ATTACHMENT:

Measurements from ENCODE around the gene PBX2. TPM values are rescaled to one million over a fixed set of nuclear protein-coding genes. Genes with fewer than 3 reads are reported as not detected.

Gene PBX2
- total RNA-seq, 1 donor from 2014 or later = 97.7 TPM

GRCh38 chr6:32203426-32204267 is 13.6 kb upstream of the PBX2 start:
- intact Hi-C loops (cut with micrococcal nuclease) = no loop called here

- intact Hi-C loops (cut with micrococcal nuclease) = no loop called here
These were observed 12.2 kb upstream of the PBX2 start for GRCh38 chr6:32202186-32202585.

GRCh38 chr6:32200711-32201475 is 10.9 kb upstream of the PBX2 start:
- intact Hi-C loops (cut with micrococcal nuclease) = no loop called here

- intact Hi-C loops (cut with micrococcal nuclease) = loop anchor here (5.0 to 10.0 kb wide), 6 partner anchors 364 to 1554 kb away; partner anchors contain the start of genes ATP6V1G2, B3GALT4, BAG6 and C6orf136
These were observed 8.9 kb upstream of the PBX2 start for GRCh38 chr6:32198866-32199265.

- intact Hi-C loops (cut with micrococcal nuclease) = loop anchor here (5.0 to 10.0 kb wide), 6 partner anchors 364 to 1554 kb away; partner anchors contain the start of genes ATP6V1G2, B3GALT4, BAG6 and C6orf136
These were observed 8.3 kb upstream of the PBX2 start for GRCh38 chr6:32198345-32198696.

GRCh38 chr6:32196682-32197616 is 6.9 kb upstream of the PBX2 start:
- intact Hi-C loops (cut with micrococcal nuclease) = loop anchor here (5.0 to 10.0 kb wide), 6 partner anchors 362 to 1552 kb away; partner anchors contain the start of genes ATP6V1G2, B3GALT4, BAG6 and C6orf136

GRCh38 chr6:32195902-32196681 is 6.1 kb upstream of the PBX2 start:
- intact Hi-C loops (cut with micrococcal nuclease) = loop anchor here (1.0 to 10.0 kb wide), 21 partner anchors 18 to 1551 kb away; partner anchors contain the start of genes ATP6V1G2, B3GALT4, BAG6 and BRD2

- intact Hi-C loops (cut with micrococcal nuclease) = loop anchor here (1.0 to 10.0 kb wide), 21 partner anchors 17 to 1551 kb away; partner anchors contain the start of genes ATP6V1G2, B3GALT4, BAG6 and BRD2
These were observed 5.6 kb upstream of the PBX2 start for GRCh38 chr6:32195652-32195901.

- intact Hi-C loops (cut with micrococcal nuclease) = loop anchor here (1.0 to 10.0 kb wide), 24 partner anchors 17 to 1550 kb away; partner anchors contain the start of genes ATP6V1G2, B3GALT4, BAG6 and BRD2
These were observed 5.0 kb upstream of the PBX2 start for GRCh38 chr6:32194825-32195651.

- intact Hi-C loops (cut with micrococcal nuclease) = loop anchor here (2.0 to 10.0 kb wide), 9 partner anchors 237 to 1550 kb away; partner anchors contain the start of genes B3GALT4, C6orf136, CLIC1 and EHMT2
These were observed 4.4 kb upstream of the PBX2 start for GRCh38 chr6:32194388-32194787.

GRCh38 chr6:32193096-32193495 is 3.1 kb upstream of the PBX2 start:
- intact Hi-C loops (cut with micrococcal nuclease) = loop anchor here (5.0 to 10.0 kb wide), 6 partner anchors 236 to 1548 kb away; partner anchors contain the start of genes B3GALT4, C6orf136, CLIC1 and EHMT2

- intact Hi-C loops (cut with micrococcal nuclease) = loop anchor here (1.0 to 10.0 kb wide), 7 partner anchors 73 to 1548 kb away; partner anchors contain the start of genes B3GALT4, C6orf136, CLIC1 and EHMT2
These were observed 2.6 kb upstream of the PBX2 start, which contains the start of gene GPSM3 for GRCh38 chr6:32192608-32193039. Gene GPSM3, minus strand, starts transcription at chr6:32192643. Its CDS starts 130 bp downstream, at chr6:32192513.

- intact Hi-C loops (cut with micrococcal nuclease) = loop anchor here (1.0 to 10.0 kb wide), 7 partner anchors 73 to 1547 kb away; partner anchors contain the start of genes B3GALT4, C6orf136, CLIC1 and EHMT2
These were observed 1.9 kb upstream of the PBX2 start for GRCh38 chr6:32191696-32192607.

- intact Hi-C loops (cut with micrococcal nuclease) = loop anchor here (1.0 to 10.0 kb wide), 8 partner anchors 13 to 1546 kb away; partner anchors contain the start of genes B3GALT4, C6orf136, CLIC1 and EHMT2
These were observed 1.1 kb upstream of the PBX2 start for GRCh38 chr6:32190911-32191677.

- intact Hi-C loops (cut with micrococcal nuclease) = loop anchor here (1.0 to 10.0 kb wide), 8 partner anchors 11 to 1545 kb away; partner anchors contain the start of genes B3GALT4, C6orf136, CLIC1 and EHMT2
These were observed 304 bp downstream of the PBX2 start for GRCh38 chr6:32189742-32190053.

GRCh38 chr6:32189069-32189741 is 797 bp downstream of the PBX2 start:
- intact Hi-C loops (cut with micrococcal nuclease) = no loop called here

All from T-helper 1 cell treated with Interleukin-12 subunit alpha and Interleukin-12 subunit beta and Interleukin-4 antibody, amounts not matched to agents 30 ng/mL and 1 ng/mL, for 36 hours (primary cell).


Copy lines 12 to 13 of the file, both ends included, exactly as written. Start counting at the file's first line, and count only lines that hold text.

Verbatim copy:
- intact Hi-C loops (cut with micrococcal nuclease) = loop anchor here (5.0 to 10.0 kb wide), 6 partner anchors 364 to 1554 kb away; partner anchors contain the start of genes ATP6V1G2, B3GALT4, BAG6 and C6orf136
These were observed 8.3 kb upstream of the PBX2 start for GRCh38 chr6:32198345-32198696.